A less accurate method would be to refer to the power supplies for the devices. It's worth noting that the rating will be the absolute max draw for the device. For example a 20V/9A=180W power supply for a device doesn't mean that the device will draw 180W 100% of the time. It will constantly fluctuate and depending on the device it could be a fraction of this. For the worst case scenario you could factor in 180W for X hours of time you intend to use. However, it will certainly be overkill and you definitely won't be without power at wrap time.

Additionally, you can refer to the manual for your device. Often “typical” and “max” consumption will be listed. Use the typical number for your calculations. It’s worth noting that various things can affect the power consumption of a device, for example a monitor’s consumption will vary based on the brightness or if you're using the USB hub in it.

Eizo CS2740 power specs

After your power consumption needs are solidified compare that number with the max output of the power station and confirm you're well within the max limit. Then you can move on to the other features; like number of AC outlets, DC outlets, battery chemistry, charging time, weight, USB-C outputs.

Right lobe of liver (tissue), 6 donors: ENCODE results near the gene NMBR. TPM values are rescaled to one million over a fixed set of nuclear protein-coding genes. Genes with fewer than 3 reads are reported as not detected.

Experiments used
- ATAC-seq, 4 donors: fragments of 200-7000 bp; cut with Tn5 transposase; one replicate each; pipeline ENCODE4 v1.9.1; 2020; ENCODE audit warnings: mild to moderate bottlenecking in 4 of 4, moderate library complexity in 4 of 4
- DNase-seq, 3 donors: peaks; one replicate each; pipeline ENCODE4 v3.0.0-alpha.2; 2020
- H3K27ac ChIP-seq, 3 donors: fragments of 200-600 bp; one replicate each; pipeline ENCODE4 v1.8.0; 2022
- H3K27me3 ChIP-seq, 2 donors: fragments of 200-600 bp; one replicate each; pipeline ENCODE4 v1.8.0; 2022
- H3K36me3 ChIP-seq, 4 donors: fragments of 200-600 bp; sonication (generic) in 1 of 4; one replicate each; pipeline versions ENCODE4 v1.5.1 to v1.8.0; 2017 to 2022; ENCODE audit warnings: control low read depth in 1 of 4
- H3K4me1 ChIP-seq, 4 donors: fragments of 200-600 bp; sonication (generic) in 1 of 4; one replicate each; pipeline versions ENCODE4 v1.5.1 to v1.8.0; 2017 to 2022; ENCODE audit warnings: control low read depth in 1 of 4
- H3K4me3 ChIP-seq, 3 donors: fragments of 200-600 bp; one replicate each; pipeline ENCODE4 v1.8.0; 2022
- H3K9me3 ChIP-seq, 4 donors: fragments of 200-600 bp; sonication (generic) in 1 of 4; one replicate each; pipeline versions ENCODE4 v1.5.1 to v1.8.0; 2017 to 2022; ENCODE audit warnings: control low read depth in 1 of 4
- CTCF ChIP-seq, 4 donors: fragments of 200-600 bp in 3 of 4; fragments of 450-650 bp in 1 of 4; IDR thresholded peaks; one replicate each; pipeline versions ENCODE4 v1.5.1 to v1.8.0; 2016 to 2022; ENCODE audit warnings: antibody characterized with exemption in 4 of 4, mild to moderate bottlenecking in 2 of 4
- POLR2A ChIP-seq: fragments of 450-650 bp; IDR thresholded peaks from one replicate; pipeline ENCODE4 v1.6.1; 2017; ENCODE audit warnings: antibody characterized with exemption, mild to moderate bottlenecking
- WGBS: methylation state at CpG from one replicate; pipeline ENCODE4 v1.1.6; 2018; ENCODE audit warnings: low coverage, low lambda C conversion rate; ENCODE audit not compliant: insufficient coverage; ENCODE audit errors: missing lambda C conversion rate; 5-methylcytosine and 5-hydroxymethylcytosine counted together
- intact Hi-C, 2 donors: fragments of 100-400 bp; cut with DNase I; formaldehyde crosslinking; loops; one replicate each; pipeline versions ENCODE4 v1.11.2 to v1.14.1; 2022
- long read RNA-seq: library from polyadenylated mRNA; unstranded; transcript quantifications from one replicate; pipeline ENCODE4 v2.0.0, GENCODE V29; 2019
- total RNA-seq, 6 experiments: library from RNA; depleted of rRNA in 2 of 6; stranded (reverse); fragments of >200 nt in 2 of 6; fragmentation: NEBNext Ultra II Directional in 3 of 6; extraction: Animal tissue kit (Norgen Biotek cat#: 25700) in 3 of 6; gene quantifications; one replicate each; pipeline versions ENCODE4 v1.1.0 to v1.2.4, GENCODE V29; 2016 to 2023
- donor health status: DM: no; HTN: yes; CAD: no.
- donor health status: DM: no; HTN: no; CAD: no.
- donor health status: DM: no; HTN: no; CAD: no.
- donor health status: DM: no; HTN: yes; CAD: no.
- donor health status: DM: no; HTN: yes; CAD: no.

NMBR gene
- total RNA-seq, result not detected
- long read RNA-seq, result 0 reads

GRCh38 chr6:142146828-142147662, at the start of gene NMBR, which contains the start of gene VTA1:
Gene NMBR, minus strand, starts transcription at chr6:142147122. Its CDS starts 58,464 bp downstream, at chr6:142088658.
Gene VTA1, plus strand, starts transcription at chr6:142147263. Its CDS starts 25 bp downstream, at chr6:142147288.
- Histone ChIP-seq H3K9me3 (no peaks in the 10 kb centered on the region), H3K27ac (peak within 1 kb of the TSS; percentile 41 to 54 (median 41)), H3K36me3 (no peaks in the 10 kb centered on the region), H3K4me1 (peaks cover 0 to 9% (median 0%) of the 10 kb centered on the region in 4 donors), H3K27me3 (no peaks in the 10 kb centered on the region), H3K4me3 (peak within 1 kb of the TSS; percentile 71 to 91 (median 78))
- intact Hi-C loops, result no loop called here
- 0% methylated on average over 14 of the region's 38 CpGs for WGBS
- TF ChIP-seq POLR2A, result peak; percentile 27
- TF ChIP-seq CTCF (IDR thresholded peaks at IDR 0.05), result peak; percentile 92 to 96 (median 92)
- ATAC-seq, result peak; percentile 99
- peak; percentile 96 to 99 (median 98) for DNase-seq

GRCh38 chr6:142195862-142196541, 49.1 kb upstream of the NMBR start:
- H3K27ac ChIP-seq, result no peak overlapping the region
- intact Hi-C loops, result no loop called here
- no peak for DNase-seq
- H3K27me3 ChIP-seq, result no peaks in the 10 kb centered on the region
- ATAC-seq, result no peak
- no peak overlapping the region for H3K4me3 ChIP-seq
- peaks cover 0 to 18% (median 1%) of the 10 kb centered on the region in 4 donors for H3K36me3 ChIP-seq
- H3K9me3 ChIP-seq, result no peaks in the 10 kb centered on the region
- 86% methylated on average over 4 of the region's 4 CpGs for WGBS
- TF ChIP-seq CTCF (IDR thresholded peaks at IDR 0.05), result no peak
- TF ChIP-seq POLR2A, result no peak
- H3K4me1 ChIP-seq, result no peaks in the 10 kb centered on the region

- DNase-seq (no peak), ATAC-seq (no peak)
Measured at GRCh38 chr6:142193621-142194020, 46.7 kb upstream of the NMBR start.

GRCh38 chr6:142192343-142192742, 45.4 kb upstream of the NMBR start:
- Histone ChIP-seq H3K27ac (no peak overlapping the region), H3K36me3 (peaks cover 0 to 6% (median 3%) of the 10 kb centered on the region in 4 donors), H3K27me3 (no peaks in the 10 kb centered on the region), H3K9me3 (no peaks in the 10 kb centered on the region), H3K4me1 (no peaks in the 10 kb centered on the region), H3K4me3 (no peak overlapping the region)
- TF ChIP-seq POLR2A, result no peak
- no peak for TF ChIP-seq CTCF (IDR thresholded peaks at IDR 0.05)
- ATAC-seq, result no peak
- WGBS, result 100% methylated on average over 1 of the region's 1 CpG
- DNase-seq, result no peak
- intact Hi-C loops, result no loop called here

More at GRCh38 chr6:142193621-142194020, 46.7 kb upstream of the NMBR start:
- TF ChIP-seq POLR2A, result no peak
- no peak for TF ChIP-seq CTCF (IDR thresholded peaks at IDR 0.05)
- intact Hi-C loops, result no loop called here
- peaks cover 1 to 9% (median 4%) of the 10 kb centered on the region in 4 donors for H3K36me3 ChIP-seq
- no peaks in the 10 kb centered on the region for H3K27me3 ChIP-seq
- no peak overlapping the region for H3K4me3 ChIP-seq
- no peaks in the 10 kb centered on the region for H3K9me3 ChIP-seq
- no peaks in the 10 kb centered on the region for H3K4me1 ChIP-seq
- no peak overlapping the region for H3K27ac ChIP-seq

Two features I think are most important are the battery chemistry and charging time. Below, I explain the battery chemistry types you might come across. But in the world of battery power stations you will typically come across two; Li-Ion and LiFePO4.

SLA = Sealed Lead Acid
Pros: Cheap, robust, simple to charge/use long lifespan, often easy to replace.
Cons: HEAVY, not practical for portable options. Large size needed for higher capacity.
Found in Cars, Golf Carts, UPS systems

LiPo = Lithium Polymer
Pros: High discharge, low power, compact, retain charge.
Cons: expensive, low capacity, short life
Found in drones, RC cars.

Li-ion = Lithium Ion
Pros: High density, no memory, cheaper than LiPo.
Cons: Lifespan = 300-500 cycles (~80% of full capacity after this time). Needs BMS (battery management system) for safety.